NEOSHO, Mo. — Angel Hayes, a kindergarten teacher who was hit and killed by a vehicle Wednesday outside Benton Elementary School, was described Thursday by a colleague as devoted to her work in and out of the classroom.
“She was more than passionate,” said Jody Martin, the current principal of Field Early Childhood Center and a former principal of Benton. “She would fight tooth and nail when she thought something was right for her kids.”
Hayes, 48, had worked as an educator for 25 years, 19 of which were spent in the Neosho School District at Benton Elementary and Field Early Childhood Center, Superintendent Jim Cummins said during a news conference Thursday.
“(Wednesday) was one of those days school administrators pray they will never have to face,” Cummins said. "Teachers not only teach together, they attend church together, spend time with each other’s families and raise their own children together. This loss will be felt just as the loss of a family member."
About the accident
In a news conference Thursday, Neosho police Chief David Kennedy said his department responded to a pedestrian accident at around 3:30 p.m. Wednesday at Benton Elementary School, 1120 Carl Sweeney Road.
When emergency services arrived, they found Hayes trapped beneath an SUV in the back parking lot of Benton, Kennedy said. Emergency responders used an airbag device to raise the vehicle and remove Hayes from underneath.
The driver of the SUV was identified as 88-year-old Erwin Parker, of Neosho; Kennedy said Parker’s 12-year-old granddaughter was also in the vehicle. Hayes was pronounced dead at the scene by Newton County Coroner Dale Owen.
According to Parker’s account: “He was in the parent pickup line (and) his foot got trapped between the brake and accelerator, causing his vehicle to lurch forward. Once that happened, he struck Ms. Hayes (and) continued through the parking lot until he struck another vehicle, which stopped the vehicle," the police chief said.
Kennedy said that after Hayes was hit, she may have been dragged 20 to 25 yards before the vehicle was stopped. It's not yet known at what speed Parker’s vehicle was traveling, nor whether the rain at the time of the accident may have been a factor, he said.
“There are some things that we can do to gather data from the vehicle, and we are in the process” of that, Kennedy said.
As of Thursday, no charges had been filed, and the investigation was ongoing, he said.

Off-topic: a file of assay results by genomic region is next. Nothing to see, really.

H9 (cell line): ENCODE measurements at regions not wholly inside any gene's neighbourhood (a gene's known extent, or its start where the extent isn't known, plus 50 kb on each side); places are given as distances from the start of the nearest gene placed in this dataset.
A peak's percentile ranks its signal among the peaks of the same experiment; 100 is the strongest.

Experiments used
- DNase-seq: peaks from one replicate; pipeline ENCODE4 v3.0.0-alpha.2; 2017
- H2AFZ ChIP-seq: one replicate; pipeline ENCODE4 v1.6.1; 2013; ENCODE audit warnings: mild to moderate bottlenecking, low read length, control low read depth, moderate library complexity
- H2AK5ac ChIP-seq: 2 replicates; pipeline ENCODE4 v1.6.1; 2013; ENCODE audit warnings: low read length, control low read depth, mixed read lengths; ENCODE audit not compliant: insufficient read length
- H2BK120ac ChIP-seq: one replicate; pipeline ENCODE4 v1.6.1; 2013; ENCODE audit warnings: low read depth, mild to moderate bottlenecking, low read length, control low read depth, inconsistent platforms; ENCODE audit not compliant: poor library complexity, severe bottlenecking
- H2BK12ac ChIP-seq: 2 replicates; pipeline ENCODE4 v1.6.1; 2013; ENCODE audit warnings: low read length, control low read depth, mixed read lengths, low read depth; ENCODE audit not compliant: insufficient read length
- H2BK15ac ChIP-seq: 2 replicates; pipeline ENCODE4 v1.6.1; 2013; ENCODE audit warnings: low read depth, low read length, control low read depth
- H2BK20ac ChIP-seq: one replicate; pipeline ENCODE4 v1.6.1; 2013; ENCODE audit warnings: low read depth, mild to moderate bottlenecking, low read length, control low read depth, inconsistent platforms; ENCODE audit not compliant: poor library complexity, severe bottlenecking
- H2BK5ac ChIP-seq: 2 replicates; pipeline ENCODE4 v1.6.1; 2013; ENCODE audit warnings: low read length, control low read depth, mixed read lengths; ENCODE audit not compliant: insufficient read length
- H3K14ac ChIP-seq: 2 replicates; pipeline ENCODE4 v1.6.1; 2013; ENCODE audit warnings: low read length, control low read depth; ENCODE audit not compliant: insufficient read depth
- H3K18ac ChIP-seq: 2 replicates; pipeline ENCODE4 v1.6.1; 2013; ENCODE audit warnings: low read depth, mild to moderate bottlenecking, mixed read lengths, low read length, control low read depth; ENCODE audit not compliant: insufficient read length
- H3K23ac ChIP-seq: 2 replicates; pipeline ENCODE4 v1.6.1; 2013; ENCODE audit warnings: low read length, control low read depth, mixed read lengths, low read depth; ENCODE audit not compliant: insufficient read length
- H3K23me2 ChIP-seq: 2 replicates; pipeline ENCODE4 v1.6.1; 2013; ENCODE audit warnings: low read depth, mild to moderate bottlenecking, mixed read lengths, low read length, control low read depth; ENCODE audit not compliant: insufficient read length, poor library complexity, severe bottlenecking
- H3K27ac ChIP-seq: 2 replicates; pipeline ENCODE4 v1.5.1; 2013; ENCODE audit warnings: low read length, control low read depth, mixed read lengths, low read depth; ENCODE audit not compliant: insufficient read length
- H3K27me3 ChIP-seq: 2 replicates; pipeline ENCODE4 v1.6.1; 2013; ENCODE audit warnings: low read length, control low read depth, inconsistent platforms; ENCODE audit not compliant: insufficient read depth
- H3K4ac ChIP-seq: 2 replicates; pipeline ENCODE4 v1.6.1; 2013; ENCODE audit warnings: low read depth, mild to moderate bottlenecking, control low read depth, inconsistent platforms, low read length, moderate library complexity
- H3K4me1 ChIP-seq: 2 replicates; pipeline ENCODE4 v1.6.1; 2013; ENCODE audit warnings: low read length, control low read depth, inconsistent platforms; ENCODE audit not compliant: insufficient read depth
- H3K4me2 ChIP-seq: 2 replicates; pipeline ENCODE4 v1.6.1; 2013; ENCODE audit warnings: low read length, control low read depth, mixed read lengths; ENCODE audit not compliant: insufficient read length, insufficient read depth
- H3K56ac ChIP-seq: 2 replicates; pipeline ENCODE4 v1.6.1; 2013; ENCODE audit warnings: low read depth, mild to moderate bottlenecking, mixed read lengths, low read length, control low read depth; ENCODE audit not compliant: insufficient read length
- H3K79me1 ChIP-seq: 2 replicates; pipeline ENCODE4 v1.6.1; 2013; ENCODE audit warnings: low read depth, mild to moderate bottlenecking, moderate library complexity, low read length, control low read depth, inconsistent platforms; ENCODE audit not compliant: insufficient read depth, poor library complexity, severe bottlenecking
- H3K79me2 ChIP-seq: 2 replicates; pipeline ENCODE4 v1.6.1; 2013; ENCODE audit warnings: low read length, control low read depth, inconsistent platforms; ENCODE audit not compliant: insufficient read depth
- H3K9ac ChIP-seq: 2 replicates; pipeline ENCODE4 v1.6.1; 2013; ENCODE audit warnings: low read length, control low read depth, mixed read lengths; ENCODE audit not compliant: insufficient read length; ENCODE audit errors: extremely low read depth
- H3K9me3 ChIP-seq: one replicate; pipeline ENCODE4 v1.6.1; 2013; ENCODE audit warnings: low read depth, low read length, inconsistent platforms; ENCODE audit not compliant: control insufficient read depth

The typical after-school routine at Benton is that once school is dismissed, a line of parent vehicles forms in the back parking lot of the school, Cummins said. Three cars at a time pull up to a circular driveway in front of the back entrance, with the curb on the passenger side so that students may enter and exit the vehicle without leaving the sidewalk.
Teachers are on pickup duty each day, making sure that students stand back from the curb until their parent or guardian arrives, Cummins said. Students will then get into their vehicle, and once all three curbside vehicles are loaded, they are directed forward by a teacher so that the next three vehicles in line can take their place. Traffic cones are used to help direct traffic.
Preliminary reports and witness statements have indicated that Hayes was in front of Parker’s vehicle when she was struck, the police chief said.
The superintendent said it is standard for a teacher to be out front directing traffic during pickup time.
“I’ve spent many hours of my career looking at the ways parent pickup lines work, and somebody has to be the person that brings cars forward (and) moves them on when it’s time for the next group to arrive,” he said. “So it is not an uncommon thing to have somebody that is directing traffic.”
Cummins said the parent pickup procedure is often designed to emphasize student safety, and the district now will begin reviewing ways in which to increase teacher safety. He said he didn't know if Hayes and other teachers on pickup duty wear reflective vests, but he doesn't believe they do.
“The person that’s directing the traffic, we obviously want them to be safe as well, so we will have to look at what can we modify that would potentially have remedied this situation," he said.
Classes at Benton have been canceled until Monday, and counseling services are available for students, parents, teachers and community members beginning at 9 a.m. Friday at the Neosho Civic Center, 109 W. Main St. Counseling services are also being offered at other schools for students or teachers who may have known Hayes.
“As we turn the page on Monday, the trauma is not going to go away, so we plan to provide counseling for our staff in the days and weeks to come and make sure they have the support they need," Cummins said.
'People were drawn to her'
Hayes was a longtime educator who had received her master’s degree in education from Missouri State University, Cummins said.
“Over the years, her kindergarten classroom has become a staple at Benton,” he said. “With a natural talent for teaching and a huge year for her kids, she was a well-known mentor to teachers at Benton and across the district.”
Hayes is survived by her son and her mother, and when she wasn’t at school, she was with her family and friends, Cummins said. She was described as a woman of strong faith who cared about all people or animals that crossed her path.
Many teachers who worked with Hayes looked up to her and sought her for advice, said Martin, the Field principal.
“She was one that not just her colleagues, but any new teacher was able to go and ask questions,” she said. “Any time teachers would have a question about discipline or just how to handle something, she was one of those people who just had a natural ability. People were drawn to her.”
Martin said Hayes will be missed by her students and colleagues.
“She was just one of those people who was a natural caregiver,” she said. “You saw it with her family, you saw it with her students and also with her colleagues.”